'I'm Too Stressed to Deal With My Stress!'

By Marilynn Preston

August 8, 2017 5 min read

"Personal well-being is very, very personal," I declared to a packed room of smart, successful women who gathered last week for a lively conversation between me and Christie Hefner, hosted by the Chicago Network.

Full disclosure: I'm a member of this group. I'm the one who insisted on a large bowl of organic, non-GMO potato chips to sit beside the goat cheeses and raw veggies with dips. (Christie humored me.)

Lawyers, architects, mothers, wives, captains of industry, heads of nonprofits, bankers, judges — it was a diverse, savvy and opinionated group of high-achieving females.

Each had her own definition of personal well-being, and they all wanted some pointers on the best ways to get there, especially now, when personal well-being feels so squeezed, so trampled on by the news of the day. No question: They were leaning in.

"It's not about how much you weigh, or how many crunches you can do, or how many times you've been to the gym this week," I said, watching their faces relax, their heads nod in agreement. "Personal well-being is much bigger than that, much broader."

It's about the joy and balance in your life. Yes, it's about eating real food and exercising in a way that feels good, but just as important — maybe more important — are your social relationships: who you love and who loves you. It's about taking control of your time, and your devices, and making sure that you take time to do the things that make you feel whole, and happy, and connected to the people who support you.

Christie's sharp questions — about brain health, about the foolishness of dieting — kept the conversation juicy, and we talked about all sorts of ways we could enhance our well-being: This is what Network-ing and my new book are all about. Here are some points I hit on during our conversation.

—"Use a stand-up desk!" Sitting really is the new smoking. There are more than 10,000 studies pointing to the damage done to the human body from too much sitting. "Take off your shoes," a woman who loves her standing desk shouted out. "You can't do it in heels!"

—"Get a nutritionist on your health care team." Your doctor may be a wizard in many wonderful ways, but chances are he's had very little training in the relationship between what you eat, how you feel and how you heal. (This is changing, I know, but ever so slowly.)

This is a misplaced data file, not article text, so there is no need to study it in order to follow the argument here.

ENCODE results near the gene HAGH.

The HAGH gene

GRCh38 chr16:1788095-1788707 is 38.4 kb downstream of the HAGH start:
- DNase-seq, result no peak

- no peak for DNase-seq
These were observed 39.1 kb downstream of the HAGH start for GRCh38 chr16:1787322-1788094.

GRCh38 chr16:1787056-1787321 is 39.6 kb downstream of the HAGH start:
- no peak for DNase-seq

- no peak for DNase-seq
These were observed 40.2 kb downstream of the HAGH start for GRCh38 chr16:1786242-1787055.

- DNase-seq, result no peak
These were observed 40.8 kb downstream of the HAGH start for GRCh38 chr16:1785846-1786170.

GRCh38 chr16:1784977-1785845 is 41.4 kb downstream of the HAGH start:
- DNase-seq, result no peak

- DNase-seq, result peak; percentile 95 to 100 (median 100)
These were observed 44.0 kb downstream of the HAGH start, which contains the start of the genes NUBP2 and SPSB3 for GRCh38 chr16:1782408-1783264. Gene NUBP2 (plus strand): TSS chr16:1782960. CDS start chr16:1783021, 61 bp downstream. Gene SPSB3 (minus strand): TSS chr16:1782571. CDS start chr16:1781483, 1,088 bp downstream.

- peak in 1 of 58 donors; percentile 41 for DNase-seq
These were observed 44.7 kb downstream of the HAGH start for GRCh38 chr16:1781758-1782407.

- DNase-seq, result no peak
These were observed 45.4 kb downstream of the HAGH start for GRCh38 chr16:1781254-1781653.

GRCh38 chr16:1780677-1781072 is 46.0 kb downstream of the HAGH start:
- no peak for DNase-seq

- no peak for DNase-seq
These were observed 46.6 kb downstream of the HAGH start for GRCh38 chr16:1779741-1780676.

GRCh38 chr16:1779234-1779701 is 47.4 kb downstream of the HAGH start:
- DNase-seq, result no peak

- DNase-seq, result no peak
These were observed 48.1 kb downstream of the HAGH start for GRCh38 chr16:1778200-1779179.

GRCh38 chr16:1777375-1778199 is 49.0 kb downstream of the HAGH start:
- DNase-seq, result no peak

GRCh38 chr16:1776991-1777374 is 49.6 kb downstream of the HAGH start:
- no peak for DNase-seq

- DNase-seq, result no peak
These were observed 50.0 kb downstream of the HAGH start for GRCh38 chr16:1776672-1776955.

—"Get enough sleep!" I ordered, invoking the spirit of Arianna Huffington. The neuroscience keeps coming in: Your brain needs time to rest, restore, renew. Aside from bedtime, meditation and mindfulness training are two proven ways to do that. End of story. "I really want to meditate, because I know it would help me deal with my stress," one top-notch attorney volunteered. "But I'm too stressed to deal with my stress!" Big laugh.

The next morning I got an email from one of the Network members. She told me a story I want to share with you, dear readers, because it includes such an unusual and illuminating take on personal well-being.

"I have been thinking about the guest who has been avoiding meditating," she wrote. "I'm not a meditator, but I do take time during the day to get in the moment.

"I wonder if it would help her to know how I came to it. I learned it from my mother as she sunk deeper and deeper into memory loss. My mom had a pretty tough childhood, and she was one of the unhappiest people I ever knew.

"But in her late 70s she began to change. She became softer, kinder and — to my amazement — funny. I learned that this often happens with people who are losing their memory. The absence of unhappy memories leaves room for happy ones.

"And as she got to the point where she had no memory at all, she was always content. Her needs were being met: She was safe, fed, warm and cared for. And that's all she needed to be happy.

"I realized that if, at any moment during the day, I take the time to focus on the fact that I am safe, warm, fed and generally without immediate physical threats, I'm OK. My whole body relaxes. And it only takes a few seconds. Sets everything else in context."

Aah, yes: It's that feeling of "All is well."

ENERGY EXPRESS-O! WHY A NETWORK?

"It occurs to me that our survival may depend upon our talking to one another." — Dan Simmons

Marilynn Preston is the author of Energy Express, America's longest-running healthy lifestyle column. Her new book "All Is Well: The Art {and Science} of Personal Well-Being" is available now on Amazon and elsewhere. Visit Creators Publishing at creators.com/books/all-is-well to learn more. For more on personal well-being, visit www.MarilynnPreston.com.

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